Objective: To find out clinical profile and etiological agents involved in Pediatric infective endocarditis. Study Design: A descriptive observational study. Place and Duration of the Study: The Department of Pediatrics, Sughra Shafi Medical Complex, Sahara Medical College, Narowal, Pakistan from April 2017 to March 2021. Material and Methods: A total of 195 children of both genders aged below 14 years and having endocarditis were enrolled. Endocarditis was labeled as per modified Duke’s criteria. Data was entered and analyzed using SPSS version 26.0. Quantitative data like age was represented as mead and standard deviation. Qualitative data like gender, area of residence, clinical presentation, types of isolated microorganisms and underlying disease were shown as frequencies and percentages. Results: Out of a total of 195 children, 124 (63.6%) were male. Overall, mean age was noted to be 5.48+2.1 years. Fever was the commonest type of clinical presentation noted among 148 (75.9%) children followed by shortness of breath 101 (51.8%) and chest pain/discomfort 48 (24.6%). Congenital heart defects were the commonest form of underlying disease observed in 95 (48.7%) children. Blood culture findings revealed 112 (57.4%) samples to produce no growth while coagulase negative staphylococcus was the commonest etiological agent noted in 37 (19.0%) children. Conclusion: Majority of the children with infective endocarditis were male. Most common types of clinical presentation were fever and shortness of breath. Congenital heart defects formed major chunk of underlying disease. Coagulase negative staphylococcus was found to be the most common etiological agent. Keywords: Infective endocarditis, fever, shortness of breath, congenital heart defects.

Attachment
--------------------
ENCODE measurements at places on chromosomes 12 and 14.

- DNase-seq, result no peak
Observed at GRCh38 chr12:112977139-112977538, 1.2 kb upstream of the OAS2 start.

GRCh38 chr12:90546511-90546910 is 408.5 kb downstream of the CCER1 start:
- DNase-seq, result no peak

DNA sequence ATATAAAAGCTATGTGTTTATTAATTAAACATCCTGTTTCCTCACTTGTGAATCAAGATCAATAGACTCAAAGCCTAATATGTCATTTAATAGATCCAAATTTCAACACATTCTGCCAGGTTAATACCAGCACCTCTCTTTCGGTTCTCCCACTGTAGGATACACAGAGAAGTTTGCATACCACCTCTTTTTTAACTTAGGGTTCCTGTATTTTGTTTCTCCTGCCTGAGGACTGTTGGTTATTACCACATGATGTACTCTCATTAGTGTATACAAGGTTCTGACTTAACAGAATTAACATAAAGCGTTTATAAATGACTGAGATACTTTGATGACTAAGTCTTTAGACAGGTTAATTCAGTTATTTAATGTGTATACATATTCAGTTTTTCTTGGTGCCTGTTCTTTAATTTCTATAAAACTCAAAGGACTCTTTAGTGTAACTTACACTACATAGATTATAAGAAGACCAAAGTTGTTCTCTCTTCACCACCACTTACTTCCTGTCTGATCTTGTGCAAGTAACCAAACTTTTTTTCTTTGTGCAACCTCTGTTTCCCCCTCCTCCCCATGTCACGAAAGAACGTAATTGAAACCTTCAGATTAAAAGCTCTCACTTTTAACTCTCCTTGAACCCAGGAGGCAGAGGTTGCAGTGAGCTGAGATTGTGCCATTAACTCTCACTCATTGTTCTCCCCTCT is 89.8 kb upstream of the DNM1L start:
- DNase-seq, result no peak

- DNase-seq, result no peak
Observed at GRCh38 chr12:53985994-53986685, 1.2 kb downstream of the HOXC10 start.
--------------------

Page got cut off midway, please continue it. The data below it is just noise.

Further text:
2021 ◽  
Vol 2021 ◽  
pp. 1-10
Aishath Maharath ◽  
Mariyam Shabeena Ahmed